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New Mortgage Task Force is Like Groundhog Day

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Obama says don't worry


You don’t have to own investment property to realize that our country’s foreclosure debacle is continuing to suppress property values and wreak havoc throughout the economy.  While administrators hope to reveal the final terms of a settlement on the mishandled foreclosures front, President Obama announced the deployment of a new watchdog group.

The group is tasked with the objective to investigate how the bank’s handled their policies and procedures during the overall crisis. The new team will be comprised of over 50 official investigators, and subpoenas are expected to be sent out to 11 major financial firms for any documentation involved in tracking their mortgage deals.

In addition, another team will be formed that will – in theory – work hand-in-hand with the first team, albeit with a different end goal.  U.S. Attorney General Eric Holder and Department of Housing and Urban Development Secretary Shaun Donovan unveiled plans for a “Residential Mortgage-Backed Securities Working Group” that will work towards affordable mortgage plans for hard-hit homeowners as well as distribution of these mortgages to bring down risk.

The announcement of these groups comes in the wake of several failed probes, and critics want to know how this new probe will be any different from the earlier ones.  This is especially true given that the new team is comprised of several firms and individuals that have been participating in similar regulatory investigations starting with Obama’s first task force that deployed in 2009.

Additionally, conspicuous in its absence is the office of the U.S. Attorney for the Southern District of New York, the outfit with easily the most familiarity in the investigation of such cases. Real estate market players are questioning the seriousness of a task force that leaves out the most experienced hands on the block.  In fact, one former special inspector general – Neil Barofsky – described the plan as nothing more than “window dressing.”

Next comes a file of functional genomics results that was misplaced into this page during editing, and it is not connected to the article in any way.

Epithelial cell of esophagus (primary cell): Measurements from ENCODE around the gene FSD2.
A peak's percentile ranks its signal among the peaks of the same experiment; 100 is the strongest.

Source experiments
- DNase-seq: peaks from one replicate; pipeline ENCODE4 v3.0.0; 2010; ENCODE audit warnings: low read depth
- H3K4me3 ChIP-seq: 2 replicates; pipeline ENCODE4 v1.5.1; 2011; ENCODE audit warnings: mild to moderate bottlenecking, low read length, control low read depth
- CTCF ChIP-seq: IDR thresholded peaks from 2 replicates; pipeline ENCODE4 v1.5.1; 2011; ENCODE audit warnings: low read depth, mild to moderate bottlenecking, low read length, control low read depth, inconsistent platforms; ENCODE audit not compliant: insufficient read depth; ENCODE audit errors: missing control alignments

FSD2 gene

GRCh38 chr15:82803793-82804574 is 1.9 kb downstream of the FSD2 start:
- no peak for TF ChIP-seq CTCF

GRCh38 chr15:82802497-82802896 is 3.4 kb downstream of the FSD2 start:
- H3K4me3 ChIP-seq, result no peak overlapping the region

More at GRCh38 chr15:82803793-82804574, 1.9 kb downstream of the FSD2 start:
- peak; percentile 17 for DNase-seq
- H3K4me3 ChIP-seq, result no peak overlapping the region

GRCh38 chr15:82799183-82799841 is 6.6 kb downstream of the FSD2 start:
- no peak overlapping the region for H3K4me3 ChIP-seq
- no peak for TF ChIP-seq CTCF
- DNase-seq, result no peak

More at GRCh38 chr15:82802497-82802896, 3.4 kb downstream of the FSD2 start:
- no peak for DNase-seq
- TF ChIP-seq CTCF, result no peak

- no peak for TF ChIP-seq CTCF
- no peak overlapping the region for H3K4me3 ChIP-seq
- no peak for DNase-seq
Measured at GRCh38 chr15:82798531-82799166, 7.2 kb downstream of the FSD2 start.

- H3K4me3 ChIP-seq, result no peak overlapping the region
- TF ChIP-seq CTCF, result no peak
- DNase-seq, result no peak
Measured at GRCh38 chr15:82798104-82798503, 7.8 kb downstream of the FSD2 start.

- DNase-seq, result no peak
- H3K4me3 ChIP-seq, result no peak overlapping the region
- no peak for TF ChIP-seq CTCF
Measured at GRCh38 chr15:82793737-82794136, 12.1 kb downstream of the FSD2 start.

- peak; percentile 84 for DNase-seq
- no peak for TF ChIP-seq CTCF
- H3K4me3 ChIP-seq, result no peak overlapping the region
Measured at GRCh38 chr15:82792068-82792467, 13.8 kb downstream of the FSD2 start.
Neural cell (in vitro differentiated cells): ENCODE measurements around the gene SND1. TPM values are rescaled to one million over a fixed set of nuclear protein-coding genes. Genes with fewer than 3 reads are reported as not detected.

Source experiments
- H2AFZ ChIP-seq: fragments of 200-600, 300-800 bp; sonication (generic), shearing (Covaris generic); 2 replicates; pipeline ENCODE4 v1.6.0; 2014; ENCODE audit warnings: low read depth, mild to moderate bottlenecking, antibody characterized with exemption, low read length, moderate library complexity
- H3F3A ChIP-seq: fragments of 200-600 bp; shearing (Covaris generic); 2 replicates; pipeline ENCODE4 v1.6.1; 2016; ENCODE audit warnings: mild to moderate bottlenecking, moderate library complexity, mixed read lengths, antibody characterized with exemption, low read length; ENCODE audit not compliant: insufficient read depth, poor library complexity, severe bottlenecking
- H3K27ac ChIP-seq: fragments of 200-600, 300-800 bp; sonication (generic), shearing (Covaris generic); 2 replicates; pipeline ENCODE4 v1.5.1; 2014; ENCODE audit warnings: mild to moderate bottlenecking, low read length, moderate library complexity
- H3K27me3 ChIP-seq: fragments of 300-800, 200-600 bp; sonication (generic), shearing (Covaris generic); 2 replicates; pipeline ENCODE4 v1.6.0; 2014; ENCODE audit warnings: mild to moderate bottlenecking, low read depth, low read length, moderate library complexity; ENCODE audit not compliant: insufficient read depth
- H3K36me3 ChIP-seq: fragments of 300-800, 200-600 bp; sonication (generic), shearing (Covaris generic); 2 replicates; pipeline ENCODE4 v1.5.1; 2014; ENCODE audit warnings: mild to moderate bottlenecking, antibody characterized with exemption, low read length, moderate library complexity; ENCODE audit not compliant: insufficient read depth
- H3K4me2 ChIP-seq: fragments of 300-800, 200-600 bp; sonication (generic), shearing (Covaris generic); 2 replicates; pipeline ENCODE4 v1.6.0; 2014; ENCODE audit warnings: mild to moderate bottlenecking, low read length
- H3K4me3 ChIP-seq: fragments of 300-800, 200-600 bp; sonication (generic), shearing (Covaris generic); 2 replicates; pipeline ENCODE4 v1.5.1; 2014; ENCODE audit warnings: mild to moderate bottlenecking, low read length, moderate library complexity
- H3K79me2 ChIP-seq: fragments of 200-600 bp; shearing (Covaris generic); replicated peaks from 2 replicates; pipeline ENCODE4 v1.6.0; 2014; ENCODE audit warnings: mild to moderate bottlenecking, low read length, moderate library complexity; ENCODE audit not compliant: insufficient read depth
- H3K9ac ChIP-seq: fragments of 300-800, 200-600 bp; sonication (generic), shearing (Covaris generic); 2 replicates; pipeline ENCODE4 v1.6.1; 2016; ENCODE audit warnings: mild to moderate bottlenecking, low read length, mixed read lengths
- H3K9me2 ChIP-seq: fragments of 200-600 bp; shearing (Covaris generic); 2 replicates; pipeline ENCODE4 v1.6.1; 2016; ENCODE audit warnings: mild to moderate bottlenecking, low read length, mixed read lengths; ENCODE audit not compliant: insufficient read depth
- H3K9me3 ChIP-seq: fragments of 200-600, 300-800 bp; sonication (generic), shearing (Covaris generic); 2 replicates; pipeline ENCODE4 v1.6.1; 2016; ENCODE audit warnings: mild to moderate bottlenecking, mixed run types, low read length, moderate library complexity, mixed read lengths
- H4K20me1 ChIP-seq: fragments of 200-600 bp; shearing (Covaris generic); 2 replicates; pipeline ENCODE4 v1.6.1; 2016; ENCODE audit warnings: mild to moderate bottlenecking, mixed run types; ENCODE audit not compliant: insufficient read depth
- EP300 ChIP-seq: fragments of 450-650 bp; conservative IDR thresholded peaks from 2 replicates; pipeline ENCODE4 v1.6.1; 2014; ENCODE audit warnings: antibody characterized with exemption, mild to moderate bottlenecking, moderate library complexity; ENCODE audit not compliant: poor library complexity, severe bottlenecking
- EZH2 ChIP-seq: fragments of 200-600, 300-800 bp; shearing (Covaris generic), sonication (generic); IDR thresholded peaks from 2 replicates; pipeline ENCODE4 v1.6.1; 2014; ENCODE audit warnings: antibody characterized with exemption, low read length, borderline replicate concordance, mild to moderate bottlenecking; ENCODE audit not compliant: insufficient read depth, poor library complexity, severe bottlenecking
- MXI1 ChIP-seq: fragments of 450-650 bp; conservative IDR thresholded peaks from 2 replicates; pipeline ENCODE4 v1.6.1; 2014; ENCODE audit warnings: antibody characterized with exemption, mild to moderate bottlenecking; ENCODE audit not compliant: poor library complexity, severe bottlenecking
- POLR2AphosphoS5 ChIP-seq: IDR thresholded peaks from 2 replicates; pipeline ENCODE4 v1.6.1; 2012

Another potential issue is the compatibility of having these two groups deployed, in effect, side-by-side.  Although government regulators believe both groups can seamlessly coexist, others aren’t so sure.  In Fact, Jamie Dimon, CEO of JP Morgan Chase, went so far as to opine that the coexistence of both groups could threaten the $20-$25 billion settlement discussions that are happening between the government and the big banks.

As you can see, there are a lot of pros and cons associated with the Obama Administration’s handling of the investigations.  And unfortunately something tells me that this initiative may follow the pattern of other government task forces – that is, good in theory, but poor in execution and bogged down by bureaucracy.  The end goal may in fact ultimately be achieved, but most likely at a bloated cost in terms of time, money and resources.  The feds simply are not efficient, plain and simple.

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